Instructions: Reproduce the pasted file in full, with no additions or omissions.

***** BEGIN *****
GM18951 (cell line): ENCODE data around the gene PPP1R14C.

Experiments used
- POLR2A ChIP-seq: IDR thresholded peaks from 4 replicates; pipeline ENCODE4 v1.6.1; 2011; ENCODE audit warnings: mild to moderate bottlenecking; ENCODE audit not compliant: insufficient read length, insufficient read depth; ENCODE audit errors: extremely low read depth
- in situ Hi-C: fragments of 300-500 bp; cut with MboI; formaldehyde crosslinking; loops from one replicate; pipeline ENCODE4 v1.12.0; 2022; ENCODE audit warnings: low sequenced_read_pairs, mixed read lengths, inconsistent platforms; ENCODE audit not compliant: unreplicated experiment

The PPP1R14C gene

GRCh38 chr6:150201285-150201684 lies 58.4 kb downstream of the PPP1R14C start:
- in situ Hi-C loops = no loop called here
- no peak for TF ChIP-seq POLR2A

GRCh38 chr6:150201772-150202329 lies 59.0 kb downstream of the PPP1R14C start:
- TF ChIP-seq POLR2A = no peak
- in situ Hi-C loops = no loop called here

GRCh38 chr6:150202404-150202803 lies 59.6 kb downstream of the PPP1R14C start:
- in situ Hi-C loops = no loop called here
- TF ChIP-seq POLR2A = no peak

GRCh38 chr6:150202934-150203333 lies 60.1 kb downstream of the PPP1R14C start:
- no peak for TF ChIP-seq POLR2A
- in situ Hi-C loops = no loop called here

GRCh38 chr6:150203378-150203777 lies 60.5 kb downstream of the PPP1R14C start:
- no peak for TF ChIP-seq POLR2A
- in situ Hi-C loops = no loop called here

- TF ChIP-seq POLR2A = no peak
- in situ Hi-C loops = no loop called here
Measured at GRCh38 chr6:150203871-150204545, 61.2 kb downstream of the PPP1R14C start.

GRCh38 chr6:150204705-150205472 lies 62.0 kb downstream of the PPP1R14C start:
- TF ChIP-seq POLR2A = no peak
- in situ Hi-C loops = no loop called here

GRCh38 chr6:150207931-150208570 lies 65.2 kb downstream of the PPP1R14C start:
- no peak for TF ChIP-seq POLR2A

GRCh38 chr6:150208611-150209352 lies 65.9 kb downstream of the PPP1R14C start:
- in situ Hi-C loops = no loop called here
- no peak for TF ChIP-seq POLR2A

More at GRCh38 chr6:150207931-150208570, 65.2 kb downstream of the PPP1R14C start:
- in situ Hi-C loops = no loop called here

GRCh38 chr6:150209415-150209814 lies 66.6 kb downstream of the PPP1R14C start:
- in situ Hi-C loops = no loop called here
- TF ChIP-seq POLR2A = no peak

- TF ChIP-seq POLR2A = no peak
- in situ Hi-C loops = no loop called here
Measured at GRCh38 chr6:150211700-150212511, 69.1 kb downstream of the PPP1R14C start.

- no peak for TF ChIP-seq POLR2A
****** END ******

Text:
GM18951 (cell line): ENCODE data around the gene PPP1R14C.

Experiments used
- POLR2A ChIP-seq: IDR thresholded peaks from 4 replicates; pipeline ENCODE4 v1.6.1; 2011; ENCODE audit warnings: mild to moderate bottlenecking; ENCODE audit not compliant: insufficient read length, insufficient read depth; ENCODE audit errors: extremely low read depth
- in situ Hi-C: fragments of 300-500 bp; cut with MboI; formaldehyde crosslinking; loops from one replicate; pipeline ENCODE4 v1.12.0; 2022; ENCODE audit warnings: low sequenced_read_pairs, mixed read lengths, inconsistent platforms; ENCODE audit not compliant: unreplicated experiment

The PPP1R14C gene

GRCh38 chr6:150201285-150201684 lies 58.4 kb downstream of the PPP1R14C start:
- in situ Hi-C loops = no loop called here
- no peak for TF ChIP-seq POLR2A

GRCh38 chr6:150201772-150202329 lies 59.0 kb downstream of the PPP1R14C start:
- TF ChIP-seq POLR2A = no peak
- in situ Hi-C loops = no loop called here

GRCh38 chr6:150202404-150202803 lies 59.6 kb downstream of the PPP1R14C start:
- in situ Hi-C loops = no loop called here
- TF ChIP-seq POLR2A = no peak

GRCh38 chr6:150202934-150203333 lies 60.1 kb downstream of the PPP1R14C start:
- no peak for TF ChIP-seq POLR2A
- in situ Hi-C loops = no loop called here

GRCh38 chr6:150203378-150203777 lies 60.5 kb downstream of the PPP1R14C start:
- no peak for TF ChIP-seq POLR2A
- in situ Hi-C loops = no loop called here

- TF ChIP-seq POLR2A = no peak
- in situ Hi-C loops = no loop called here
Measured at GRCh38 chr6:150203871-150204545, 61.2 kb downstream of the PPP1R14C start.

GRCh38 chr6:150204705-150205472 lies 62.0 kb downstream of the PPP1R14C start:
- TF ChIP-seq POLR2A = no peak
- in situ Hi-C loops = no loop called here

GRCh38 chr6:150207931-150208570 lies 65.2 kb downstream of the PPP1R14C start:
- no peak for TF ChIP-seq POLR2A

GRCh38 chr6:150208611-150209352 lies 65.9 kb downstream of the PPP1R14C start:
- in situ Hi-C loops = no loop called here
- no peak for TF ChIP-seq POLR2A

More at GRCh38 chr6:150207931-150208570, 65.2 kb downstream of the PPP1R14C start:
- in situ Hi-C loops = no loop called here

GRCh38 chr6:150209415-150209814 lies 66.6 kb downstream of the PPP1R14C start:
- in situ Hi-C loops = no loop called here
- TF ChIP-seq POLR2A = no peak

- TF ChIP-seq POLR2A = no peak
- in situ Hi-C loops = no loop called here
Measured at GRCh38 chr6:150211700-150212511, 69.1 kb downstream of the PPP1R14C start.

- no peak for TF ChIP-seq POLR2A